So I decided to go after Espinosa, Garrett Ward, and Christian Robinson in FA, and worry about an 11th pitcher and other needs later. I figured I could get those three for less than $36M, and have room still left to spend on other additions. Ward was a Type B that I felt was the best RP available, and he had averaged over 150 IP the past few seasons. Robinson was someone I felt could provide the same defense as our incumbent 2B, Pascual Estrada, but with an improved offense. Robinson had performed well in season 35 and 36 with 68 and 72 RC respectively, compared to Estrada's 63 last season. He also would be moving from a pitcher's park in St. Louis to a slight hitters park in Arizona.

In the AM cycle Part 1 early Wednesday morning I initially offered Espinosa a four year deal with a mutual option totaling $57M, which was $9M more than I had originally offered him at the beginning of the year. I started Ward off at three years, $21M, and Robinson at 5 years, $31M. At this point I had $12M in reserve and was feeling pretty good with everything.

It took all of two cycles before Espinosa was considering someone else. Thus began a cycle-by-cycle back-and-forth game of "Can You Top This?" Meanwhile, someone jumped on Ward in the PM cycle Part 2. Ward's back-and-forth at this point isn't as severe as Espinosa's, but it is getting mildly annoying. Nothing about Robinson through the day, though, so I am thinking I could sail by with him. Still, I had started out with $12M in reserve and this was quickly dwindling.

Somewhere around here I did inquire with Seattle about the availability of Otto Little, just in case Espinosa's demands became too high. We didn't have a really good fit, though, and crabman understandably wanted to take more time to think about it (he ultimately ended up with a much better deal).

Thursday morning in the first signing cycle I immediately go to the GM/Edit Roster page and slowly look through the player salaries, hoping for a ML one. Only Christian Robinson has signed. I am thrilled with this - part 1 of the three-part plan has gone OK - but I am getting stretched by Espinosa and Ward by now, 24 hours in.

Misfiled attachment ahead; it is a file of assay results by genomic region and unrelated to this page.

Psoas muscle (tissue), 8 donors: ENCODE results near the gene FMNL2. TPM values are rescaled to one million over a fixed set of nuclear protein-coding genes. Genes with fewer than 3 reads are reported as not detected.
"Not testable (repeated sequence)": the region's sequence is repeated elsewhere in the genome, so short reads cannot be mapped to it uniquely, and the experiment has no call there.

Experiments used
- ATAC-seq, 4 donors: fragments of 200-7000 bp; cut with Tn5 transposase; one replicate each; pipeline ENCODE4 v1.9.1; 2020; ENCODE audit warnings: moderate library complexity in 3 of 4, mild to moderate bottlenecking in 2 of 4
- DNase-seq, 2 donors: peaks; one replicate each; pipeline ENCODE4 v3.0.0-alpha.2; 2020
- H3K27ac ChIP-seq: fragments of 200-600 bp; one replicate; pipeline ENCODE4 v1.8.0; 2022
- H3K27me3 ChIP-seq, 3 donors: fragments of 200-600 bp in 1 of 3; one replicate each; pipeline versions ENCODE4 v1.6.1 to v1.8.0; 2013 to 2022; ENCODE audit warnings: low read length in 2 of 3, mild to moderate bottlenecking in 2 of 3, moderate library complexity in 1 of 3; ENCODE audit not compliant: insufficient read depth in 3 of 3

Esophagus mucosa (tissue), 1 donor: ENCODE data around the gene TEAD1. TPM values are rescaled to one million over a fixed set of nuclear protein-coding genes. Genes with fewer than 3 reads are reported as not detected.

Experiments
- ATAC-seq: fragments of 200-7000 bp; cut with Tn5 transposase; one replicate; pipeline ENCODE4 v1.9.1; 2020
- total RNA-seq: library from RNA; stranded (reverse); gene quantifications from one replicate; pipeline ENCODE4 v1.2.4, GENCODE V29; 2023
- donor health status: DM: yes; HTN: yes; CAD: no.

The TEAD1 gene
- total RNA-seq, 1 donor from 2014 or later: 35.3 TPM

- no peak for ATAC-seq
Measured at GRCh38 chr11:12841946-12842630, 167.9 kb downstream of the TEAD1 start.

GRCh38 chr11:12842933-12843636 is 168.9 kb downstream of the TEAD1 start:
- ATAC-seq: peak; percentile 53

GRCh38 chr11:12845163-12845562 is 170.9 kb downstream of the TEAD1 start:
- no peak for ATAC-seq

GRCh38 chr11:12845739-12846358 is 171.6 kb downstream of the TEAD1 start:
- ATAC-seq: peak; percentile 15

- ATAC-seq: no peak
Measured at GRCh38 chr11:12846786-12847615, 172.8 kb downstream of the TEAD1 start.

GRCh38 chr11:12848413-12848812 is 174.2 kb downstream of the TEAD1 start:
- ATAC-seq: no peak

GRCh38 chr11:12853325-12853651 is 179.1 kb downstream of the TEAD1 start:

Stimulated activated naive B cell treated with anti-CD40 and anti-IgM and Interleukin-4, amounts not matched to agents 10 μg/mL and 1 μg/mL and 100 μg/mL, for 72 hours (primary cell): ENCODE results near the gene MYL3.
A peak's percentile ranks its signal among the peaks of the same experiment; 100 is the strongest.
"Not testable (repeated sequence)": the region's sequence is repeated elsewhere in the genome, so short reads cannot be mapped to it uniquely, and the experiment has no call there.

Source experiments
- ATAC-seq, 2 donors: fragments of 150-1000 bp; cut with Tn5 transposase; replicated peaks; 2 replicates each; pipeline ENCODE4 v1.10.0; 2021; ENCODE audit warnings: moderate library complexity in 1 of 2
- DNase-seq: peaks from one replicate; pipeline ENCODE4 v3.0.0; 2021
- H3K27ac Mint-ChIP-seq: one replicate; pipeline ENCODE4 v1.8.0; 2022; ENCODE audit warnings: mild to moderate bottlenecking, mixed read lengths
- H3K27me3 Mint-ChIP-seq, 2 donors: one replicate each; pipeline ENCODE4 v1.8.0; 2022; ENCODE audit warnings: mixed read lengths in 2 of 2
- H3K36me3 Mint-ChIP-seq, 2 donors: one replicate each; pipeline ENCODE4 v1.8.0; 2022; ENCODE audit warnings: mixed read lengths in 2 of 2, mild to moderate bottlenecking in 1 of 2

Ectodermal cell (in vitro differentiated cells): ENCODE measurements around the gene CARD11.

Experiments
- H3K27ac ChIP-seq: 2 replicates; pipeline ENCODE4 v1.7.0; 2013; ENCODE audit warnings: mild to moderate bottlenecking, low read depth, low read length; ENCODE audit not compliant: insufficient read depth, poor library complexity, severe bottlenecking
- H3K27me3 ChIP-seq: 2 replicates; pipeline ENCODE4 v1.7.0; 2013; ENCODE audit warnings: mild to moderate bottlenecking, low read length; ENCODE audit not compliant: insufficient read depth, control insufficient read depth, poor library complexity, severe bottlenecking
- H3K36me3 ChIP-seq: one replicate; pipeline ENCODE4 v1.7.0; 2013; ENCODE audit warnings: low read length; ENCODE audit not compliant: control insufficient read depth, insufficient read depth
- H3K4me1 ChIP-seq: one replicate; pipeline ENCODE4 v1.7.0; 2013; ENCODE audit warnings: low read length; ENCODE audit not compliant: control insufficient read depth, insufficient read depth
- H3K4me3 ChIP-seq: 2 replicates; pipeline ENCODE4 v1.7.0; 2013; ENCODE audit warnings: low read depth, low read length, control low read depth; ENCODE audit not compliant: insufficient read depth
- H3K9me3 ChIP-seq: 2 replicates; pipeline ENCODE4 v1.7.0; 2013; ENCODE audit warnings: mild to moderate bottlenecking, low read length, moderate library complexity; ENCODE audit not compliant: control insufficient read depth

All day Thursday back and forth, nearly every cycle, on both Espinosa and Ward. I don't want to get in the situation of deferring salaries to upcoming years to make the offers work, but I am slowly moving toward that point. Finally, Friday morning, after having an offer for $92M over five seasons (20/20/20/10/20 with a $2M bonus) topped, I needed to back off Espinosa. 250+ IP, ERA in the low twos. Just was not going to happen. He ends up signing with Atlanta in the PM cycle Part 1 for $95M over five years.

The next best available FA SP at this point is Alex Martin, but I think he'll be the go-to guy for everyone who lost out on Osuna (who had signed by now) and Espinosa. So I need another plan. I have 350 IP to fill with the loss of Espinosa and the replacement of last year's poor RPs. There is no other SP on the market that will give me 250 IP, so I need to step up and get a decent 200 IP SP, along with a good 11th pitcher (rather than a $2M bargain).

I thus go after two players, Doug Stoops, with a 3.92 career ERA, who fits the mold of what I like in a pitcher (80+ CTL, VEL, GBFB), and Julio Petit, also in that mold, and who sports a 3.73 lifetime ERA. I always assume that pitchers will perform better than their career average on my team, because we will be fielding a better defense and have a catcher with high PC (80+). Petit threw for 218 IP last season and Stoops 75. Combined with Ward, whose price tag is still slowly escalating, I can get my 350 quality IP I am looking for. It's not Espinosa, but it will do.